It is difficult to draw the line if your helper is capable and has gained your respect in your household and your children have a close relationship with her. She is living in your home and is accessible for many hours in a day. Sometimes, your emotions are over-wrought and you needed a listening ear. However, you have to set the boundaries. It is best if she is not involved in your personal problems. What confidential information have you told her?
You have to politely have a one-on-one talk with her and explain that all information is totally P&C so she should keep your confidence. This is how she shows you her loyalty. You have to set and manage the boundaries.
Hitch # 7
She doesn’t reveal much about herself. How to befriend but yet maintain professional boundaries?
Show your helper that you value her as a person. This runs along the same vein as making and developing a friendship – talk about her life, her family, her surroundings, their food and ways of celebration. Who are her friends in Singapore? Celebrate her birthday and use festive holidays to give her presents.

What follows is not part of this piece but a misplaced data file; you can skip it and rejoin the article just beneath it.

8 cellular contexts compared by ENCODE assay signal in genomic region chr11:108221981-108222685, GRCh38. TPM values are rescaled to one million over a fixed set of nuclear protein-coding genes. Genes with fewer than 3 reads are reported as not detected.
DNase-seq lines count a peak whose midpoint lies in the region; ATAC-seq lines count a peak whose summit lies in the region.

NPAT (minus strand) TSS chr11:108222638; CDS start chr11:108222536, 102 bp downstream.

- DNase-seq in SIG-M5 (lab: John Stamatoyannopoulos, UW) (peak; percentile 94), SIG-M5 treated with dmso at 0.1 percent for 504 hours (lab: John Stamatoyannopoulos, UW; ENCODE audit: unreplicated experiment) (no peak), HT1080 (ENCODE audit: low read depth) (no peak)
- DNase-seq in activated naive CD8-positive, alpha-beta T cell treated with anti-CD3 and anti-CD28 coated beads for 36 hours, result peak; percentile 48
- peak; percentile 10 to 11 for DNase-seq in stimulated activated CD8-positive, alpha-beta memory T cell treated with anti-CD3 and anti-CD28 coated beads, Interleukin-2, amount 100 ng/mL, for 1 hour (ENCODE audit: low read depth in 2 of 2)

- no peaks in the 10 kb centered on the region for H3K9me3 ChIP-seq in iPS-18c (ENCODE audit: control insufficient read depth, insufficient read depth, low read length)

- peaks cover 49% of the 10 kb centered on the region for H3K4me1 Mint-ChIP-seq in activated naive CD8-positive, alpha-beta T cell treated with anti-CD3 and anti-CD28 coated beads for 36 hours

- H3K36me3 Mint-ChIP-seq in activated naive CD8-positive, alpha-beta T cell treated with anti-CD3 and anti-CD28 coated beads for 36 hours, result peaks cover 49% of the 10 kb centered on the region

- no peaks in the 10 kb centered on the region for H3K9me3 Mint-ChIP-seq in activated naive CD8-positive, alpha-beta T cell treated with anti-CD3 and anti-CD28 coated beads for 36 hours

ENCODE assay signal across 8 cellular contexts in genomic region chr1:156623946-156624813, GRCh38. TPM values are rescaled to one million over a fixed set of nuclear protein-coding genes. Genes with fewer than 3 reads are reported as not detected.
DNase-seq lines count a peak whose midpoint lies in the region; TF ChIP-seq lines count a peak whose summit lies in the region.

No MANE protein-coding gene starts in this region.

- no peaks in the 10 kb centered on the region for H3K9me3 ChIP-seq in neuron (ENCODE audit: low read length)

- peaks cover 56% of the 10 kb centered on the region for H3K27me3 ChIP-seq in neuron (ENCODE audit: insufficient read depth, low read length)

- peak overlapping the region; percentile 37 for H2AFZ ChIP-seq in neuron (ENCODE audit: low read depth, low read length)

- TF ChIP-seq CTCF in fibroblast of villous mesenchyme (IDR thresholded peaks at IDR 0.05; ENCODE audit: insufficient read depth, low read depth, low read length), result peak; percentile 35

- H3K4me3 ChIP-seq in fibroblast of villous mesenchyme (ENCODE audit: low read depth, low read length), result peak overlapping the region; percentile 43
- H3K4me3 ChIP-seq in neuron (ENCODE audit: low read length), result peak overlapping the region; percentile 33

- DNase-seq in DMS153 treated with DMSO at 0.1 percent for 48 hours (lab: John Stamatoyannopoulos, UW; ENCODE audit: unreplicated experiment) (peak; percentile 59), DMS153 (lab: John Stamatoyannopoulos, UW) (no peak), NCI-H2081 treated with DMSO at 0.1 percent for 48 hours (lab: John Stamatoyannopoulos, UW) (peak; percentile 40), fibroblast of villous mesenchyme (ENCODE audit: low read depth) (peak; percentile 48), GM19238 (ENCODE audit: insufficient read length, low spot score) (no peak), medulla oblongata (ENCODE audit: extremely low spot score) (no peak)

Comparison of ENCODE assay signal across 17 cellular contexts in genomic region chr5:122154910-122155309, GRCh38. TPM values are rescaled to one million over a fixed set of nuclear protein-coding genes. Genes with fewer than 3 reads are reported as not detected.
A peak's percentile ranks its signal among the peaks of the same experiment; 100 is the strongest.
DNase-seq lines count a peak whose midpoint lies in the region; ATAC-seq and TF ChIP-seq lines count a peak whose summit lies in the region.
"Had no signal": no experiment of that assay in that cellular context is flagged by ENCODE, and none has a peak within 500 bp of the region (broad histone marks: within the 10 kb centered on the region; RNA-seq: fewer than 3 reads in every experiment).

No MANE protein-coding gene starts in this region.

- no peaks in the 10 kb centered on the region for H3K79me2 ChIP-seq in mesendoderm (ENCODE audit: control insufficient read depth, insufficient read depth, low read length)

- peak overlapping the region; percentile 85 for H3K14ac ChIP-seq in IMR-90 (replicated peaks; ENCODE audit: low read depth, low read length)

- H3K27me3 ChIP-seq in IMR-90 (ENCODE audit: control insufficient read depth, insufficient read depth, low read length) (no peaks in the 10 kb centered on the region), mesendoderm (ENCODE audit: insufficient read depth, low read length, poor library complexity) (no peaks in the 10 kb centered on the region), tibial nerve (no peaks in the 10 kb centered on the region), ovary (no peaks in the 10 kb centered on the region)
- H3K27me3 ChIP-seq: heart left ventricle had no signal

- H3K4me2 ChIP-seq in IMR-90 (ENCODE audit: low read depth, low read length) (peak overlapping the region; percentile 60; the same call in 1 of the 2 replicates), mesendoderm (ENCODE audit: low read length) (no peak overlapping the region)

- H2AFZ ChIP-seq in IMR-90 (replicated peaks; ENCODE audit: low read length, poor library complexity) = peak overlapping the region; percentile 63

Are you afraid that by being chummy you will loose your authority over her? It is a fine line. Mutual respect is the key. Explain to her your need for privacy and where the lines are drawn.
She doesn’t speak up as she is fearful of being scolded.
It is important that you express to her (the day when she starts work with you) your willingness to be told the truth and promise that you will listen patiently if she makes a mistake. React accordingly and as promised. Focus on understanding how she made the mistake and the solution to prevent it from being made again.
Novices are very fearful of being sent to the agency as they will be given a dressing down.
TIP: do not ask them to dust and polish anything you value that is breakable until you are certain that their standard of care is acceptable to you.